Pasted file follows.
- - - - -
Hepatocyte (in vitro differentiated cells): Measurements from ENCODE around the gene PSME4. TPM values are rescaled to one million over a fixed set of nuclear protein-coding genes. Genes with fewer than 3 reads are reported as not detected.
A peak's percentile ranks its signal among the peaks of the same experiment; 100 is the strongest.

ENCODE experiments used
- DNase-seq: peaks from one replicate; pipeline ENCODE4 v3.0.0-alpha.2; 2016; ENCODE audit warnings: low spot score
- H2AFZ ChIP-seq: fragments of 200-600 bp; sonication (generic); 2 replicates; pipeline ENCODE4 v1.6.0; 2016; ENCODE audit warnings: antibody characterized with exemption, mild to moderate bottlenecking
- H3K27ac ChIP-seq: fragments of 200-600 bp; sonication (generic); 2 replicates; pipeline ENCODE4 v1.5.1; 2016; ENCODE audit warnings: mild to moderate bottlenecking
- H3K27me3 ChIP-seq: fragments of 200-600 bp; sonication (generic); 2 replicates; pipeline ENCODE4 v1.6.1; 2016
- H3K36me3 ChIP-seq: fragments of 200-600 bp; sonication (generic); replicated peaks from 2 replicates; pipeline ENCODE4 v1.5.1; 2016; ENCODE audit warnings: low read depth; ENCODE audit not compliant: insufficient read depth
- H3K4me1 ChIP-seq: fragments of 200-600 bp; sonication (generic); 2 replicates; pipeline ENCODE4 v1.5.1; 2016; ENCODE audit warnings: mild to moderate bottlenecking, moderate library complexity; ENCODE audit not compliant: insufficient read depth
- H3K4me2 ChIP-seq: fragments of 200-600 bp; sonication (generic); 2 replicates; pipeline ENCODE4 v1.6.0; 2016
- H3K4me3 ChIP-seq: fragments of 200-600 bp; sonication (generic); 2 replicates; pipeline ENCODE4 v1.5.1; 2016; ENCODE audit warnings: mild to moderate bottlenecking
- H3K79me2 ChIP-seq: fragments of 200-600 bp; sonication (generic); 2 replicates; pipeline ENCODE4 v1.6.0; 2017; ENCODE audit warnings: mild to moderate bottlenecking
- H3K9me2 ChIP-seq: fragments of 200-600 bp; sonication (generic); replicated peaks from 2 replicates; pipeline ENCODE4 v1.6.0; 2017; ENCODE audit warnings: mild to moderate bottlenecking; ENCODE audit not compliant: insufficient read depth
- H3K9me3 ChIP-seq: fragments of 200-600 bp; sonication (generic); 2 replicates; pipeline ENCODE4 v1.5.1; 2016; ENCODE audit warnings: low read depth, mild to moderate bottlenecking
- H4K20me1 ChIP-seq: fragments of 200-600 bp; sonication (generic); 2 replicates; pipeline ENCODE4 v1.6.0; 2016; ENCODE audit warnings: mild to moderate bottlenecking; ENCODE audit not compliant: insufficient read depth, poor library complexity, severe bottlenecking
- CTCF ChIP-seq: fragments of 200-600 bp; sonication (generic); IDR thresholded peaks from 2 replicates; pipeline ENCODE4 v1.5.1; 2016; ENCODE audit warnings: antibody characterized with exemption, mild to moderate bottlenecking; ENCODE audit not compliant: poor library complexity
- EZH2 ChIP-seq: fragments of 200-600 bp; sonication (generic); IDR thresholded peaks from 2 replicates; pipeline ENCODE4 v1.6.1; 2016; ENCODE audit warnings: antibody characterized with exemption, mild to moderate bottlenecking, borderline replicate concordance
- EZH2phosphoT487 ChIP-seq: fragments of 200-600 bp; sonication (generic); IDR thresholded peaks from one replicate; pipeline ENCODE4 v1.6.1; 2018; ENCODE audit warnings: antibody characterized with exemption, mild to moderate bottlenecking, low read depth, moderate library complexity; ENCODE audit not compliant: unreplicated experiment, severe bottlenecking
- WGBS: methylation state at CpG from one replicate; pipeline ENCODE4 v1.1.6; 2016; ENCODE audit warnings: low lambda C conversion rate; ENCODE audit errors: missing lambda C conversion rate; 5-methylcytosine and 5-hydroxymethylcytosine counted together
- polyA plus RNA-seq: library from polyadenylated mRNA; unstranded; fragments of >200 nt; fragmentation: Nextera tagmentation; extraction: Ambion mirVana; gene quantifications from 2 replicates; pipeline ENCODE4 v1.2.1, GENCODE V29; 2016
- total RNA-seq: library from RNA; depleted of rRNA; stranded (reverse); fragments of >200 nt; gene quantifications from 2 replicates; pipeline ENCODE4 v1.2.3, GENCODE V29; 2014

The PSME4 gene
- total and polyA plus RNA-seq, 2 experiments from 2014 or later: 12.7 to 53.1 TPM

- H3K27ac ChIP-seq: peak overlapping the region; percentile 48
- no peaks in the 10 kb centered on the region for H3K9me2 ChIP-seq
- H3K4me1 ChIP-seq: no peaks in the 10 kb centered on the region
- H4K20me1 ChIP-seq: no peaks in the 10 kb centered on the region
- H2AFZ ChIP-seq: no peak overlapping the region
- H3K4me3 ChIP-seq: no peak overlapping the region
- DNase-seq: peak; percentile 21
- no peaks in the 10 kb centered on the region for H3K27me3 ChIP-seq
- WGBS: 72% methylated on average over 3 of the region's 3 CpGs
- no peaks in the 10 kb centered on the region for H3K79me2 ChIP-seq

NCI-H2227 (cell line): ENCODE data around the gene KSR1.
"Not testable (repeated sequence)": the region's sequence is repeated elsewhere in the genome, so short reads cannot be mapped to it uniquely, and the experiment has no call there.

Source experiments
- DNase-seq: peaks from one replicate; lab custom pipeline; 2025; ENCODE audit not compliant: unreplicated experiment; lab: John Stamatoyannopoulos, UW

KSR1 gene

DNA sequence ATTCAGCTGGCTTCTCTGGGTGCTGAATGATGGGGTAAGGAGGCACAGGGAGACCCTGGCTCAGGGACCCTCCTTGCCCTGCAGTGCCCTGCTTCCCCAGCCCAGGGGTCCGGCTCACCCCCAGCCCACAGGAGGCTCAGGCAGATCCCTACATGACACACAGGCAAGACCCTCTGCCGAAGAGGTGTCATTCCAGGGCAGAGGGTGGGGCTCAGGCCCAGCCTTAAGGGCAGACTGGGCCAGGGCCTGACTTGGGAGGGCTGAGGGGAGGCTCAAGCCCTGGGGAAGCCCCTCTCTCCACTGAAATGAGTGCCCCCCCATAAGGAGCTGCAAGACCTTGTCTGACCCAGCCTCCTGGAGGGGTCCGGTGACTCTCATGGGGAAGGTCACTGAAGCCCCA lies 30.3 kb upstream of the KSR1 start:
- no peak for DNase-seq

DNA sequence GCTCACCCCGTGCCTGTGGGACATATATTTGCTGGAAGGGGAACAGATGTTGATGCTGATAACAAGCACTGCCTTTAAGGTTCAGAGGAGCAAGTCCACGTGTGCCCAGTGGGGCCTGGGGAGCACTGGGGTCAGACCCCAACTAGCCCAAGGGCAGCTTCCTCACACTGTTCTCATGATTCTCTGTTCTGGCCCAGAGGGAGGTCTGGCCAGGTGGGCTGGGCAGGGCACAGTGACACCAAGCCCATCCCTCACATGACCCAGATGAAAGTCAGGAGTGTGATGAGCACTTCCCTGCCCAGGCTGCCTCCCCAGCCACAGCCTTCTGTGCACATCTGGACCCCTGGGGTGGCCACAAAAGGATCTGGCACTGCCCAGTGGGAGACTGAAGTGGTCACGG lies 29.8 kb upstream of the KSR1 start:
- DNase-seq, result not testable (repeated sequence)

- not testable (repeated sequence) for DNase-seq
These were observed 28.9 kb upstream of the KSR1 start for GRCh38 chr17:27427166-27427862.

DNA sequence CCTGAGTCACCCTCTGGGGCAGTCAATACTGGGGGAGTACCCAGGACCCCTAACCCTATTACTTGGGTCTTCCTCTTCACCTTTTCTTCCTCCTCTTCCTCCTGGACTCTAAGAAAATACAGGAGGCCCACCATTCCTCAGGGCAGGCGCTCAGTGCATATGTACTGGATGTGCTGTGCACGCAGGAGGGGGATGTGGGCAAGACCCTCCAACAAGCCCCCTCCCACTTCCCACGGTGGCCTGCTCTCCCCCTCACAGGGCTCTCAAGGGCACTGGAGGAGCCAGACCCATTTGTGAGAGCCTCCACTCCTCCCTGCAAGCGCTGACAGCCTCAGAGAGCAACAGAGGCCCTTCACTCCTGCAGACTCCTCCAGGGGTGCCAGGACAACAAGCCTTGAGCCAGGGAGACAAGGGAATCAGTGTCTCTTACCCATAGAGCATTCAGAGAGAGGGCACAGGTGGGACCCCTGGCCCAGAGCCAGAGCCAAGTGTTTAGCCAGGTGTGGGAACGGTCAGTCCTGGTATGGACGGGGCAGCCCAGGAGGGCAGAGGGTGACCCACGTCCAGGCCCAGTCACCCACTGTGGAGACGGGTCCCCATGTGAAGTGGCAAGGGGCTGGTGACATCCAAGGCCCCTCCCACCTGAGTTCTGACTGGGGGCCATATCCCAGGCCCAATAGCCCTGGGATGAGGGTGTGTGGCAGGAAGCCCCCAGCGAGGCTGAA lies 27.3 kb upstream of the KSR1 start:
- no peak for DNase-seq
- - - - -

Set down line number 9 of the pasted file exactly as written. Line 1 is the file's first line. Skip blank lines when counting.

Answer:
- H3K4me1 ChIP-seq: fragments of 200-600 bp; sonication (generic); 2 replicates; pipeline ENCODE4 v1.5.1; 2016; ENCODE audit warnings: mild to moderate bottlenecking, moderate library complexity; ENCODE audit not compliant: insufficient read depth